>> Friday night lights were scarce in China a few years ago, but with young Chinese getting hooked on the NFL, Semi-Pro American football games are getting popular, and fast. Eight years ago, there were only two adult teams. One in Beijing and one in Shanghai. Now, there are dozens across the country.
The Shenyang Hunters are one of those teams here to face off against the Shanghai Stray Cats who've never lost a game.>> I'm in Shanghai at the City Bowl finals. China's very own Super Bowl. For the players here, this is the biggest game of their lives. But unlike in the US none of the athletes here are getting paid.
Instead, they end up having to pay to trouble the games like this one, and cover the costs of equipment and facilities. Since football won't likely become an Olympic sport, it doesn't receive any government support. Most of the Hunters had never even seen an American football match before a few years ago, let alone play a game.
Their first season was in 2014, and now they've got around 70 players from age 16 to 44. Most have a day job, but they train twice a week on a field they rent themselves.>> My parents are on-board now but in the beginning they were up against it.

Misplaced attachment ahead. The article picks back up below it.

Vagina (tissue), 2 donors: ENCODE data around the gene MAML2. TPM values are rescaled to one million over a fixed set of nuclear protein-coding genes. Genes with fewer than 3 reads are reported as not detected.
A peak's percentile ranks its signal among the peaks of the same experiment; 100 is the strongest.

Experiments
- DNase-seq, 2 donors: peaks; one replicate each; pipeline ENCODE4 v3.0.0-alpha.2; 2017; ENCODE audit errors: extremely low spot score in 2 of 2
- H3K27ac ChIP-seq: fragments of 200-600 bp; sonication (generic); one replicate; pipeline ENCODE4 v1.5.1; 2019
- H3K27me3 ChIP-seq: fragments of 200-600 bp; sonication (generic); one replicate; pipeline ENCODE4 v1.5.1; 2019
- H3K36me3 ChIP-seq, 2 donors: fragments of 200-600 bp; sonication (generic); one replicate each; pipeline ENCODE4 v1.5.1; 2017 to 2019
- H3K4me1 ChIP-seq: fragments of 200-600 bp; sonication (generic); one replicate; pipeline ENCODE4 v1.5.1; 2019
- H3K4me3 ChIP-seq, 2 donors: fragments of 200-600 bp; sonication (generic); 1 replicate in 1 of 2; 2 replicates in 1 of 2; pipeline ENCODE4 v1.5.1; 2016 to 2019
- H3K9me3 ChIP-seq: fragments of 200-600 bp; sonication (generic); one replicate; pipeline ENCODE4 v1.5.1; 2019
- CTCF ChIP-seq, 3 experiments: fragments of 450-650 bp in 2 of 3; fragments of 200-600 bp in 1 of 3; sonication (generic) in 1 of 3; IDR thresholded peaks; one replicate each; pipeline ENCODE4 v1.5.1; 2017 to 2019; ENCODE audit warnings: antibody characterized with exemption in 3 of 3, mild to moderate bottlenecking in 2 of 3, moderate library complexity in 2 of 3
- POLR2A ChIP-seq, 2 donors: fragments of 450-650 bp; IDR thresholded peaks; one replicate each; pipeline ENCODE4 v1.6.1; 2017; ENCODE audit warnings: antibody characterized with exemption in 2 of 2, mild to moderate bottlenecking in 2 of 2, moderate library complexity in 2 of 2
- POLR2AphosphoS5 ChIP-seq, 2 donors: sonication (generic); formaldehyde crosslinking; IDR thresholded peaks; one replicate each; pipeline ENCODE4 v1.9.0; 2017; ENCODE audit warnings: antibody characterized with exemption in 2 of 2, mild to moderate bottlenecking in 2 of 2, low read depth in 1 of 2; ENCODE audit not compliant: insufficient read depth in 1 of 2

They said I wasn't young anymore and could get injured. Maybe they gave up after they realized they couldn't really stop me. Despite the risk of injury and lack of funds, coaches say players make up for it in sheer enthusiasm.>> When you compare to the US or other countries that have been playing that sport for a long time, it's not a fair comparison.
The longer you play the sport the more natural your body is to your mind about seeing things and getting the things. And it takes time to develop that.>> Even after all the hard training, the Hunters lost to the Stray Cats 12 to 24 in the final. But with any luck, they would turn to City Ball next year